Cucurbitacins are identified as tetracyclic triterpenoids and belongs to the Cucurbitaceae family. They are known to have diverse pharmacological activities including anti-inflammatory, antitumor and antimicrobial activities [13,14]. Among several derivatives, cucurbitacin B, D, E and I have been widely studied for their strong anticancer activities [14]. Accumulating studies have shown that they are primarily JAK-STAT inhibitors and have shown potent anti-cancer activities [15,16,17].
In this study, we have evaluated the therapeutic efficacy and underlying molecular mechanisms of Cuc D against PrCa using in vitro and in vivo model systems. The observed effect of Cuc D might be due its effect on altering glucose metabolism, suppression of PI3K/AKT signaling pathways and restoration of miR-132 expression in PrCa cells.

2. Results

2.1. Cuc D Inhibits Growth and Induces Apoptosis Mediated Cell Death of PrCa Cells

In our study, we used androgen-independent PrCa cell lines, PC3 and DU145. To determine the cytotoxic potential of Cuc D in PrCa cells, an MTT assay was employed. As shown in Figure 1A, Cuc D treatment dose dependently inhibited the cell viability of PrCa cells. Next, we determined the effect of Cuc D on PrCa cell proliferation by xCELLigence and colony formation assays. Results demonstrated that Cuc D treatment (0.1–1.0 µM) inhibited proliferation of DU145 cells as reflected by a decrease in baseline cell index (Figure 1B). Cuc D treatment significantly decreased the number of colonies in both PC3 (Figure 1Ci) and DU145 cells (Figure 1Cii). The effect of Cuc D on colony formation at 25 nM concentration was more significant (p < 0.001) in DU145 cells compared to PC3 cells. Since we observed that Cuc D exert potent cytotoxic and growth inhibitory effects, we further examined the effect of Cuc D on apoptosis induction. PrCa cells were treated with Cuc D (0.5 µM) for 24 h and the apoptosis inducing effect of Cuc D was analyzed by Annexin V staining and Western blot analysis for cleavage in PARP protein. Our results revealed that Cuc D treatment induced apoptosis in DU145 cells as observed by enhanced Annexin V staining (Figure 1D). Western blot analysis showed that Cuc D treatment dose dependently enhanced the protein levels of cleaved PARP in PC3 (Figure 1Ei) and DU145 (Figure 1Eii) cells. These results suggest that Cuc D exhibited potent growth inhibitory and apoptosis inducing abilities in PrCa cells.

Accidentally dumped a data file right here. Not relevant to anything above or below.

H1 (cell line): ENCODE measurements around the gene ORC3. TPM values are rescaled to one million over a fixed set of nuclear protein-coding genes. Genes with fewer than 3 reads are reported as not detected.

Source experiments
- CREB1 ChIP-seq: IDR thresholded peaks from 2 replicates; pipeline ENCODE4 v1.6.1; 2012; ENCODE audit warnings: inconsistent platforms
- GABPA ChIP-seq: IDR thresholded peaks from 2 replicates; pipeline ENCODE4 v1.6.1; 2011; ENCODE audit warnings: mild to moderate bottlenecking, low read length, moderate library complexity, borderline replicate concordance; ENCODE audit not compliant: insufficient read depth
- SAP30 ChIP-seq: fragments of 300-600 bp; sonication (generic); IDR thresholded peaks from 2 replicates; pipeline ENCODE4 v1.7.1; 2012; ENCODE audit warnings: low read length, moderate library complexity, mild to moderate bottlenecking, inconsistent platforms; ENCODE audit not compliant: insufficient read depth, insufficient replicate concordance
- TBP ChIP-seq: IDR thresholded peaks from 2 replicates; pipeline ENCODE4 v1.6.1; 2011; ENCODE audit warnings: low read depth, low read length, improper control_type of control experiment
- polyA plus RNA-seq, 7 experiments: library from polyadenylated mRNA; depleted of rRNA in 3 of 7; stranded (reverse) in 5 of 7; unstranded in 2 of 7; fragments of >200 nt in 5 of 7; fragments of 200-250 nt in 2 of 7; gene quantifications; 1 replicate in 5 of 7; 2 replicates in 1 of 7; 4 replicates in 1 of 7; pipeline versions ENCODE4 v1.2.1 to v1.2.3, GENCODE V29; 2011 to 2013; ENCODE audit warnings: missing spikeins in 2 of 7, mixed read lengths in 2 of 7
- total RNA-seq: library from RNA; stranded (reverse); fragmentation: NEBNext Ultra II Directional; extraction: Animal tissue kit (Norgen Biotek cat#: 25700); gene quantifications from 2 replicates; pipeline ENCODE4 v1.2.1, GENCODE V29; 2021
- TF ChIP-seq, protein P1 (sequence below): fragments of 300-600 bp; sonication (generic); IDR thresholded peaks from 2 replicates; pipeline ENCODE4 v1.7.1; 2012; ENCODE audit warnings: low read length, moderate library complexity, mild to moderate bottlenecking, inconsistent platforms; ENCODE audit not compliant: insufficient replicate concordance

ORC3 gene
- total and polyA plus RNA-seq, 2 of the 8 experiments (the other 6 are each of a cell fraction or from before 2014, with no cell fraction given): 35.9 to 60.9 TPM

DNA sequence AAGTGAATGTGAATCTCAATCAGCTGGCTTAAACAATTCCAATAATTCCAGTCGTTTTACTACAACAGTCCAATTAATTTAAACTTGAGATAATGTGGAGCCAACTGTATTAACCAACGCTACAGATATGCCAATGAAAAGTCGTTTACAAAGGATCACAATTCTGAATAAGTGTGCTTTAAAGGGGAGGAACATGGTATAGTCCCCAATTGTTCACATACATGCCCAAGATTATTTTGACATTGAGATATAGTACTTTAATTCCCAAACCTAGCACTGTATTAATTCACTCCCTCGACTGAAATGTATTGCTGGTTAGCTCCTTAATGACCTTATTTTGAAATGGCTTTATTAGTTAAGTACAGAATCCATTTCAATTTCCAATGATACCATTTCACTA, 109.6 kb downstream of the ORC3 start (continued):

2.2. Cuc D Arrests Cell Cycle of PrCa Cells in G2/M Phase

Cell cycle arrest is an attractive target for the management of various types of cancers [18]. Thus, to examine the effect on cell cycle distribution, PrCa cells were treated with Cuc D (0.5 and 1 µM) and analyzed by flow cytometry. Result showed a dose-dependent increase of Cuc D treated PC3 (Figure 2Ai) and DU145 (Figure 2Aii) cells in the G2/M phase. Further, to gain insight into cell cycle arrest by Cuc D, we also studied the effect of Cuc D on cell cycle inhibitory proteins (p21 and p27). As shown in Figure 2, Cuc D treatment (0.1 and 0.5 µM) dose-dependently up-regulated the expression of p21 and p27 in PC3 (Figure 2Bi) and DU145 (Figure 2Bii) cells as revealed by western blot analysis.

2.3. Cuc D Inhibits The Migratory and Invasive Potential of PrCa Cells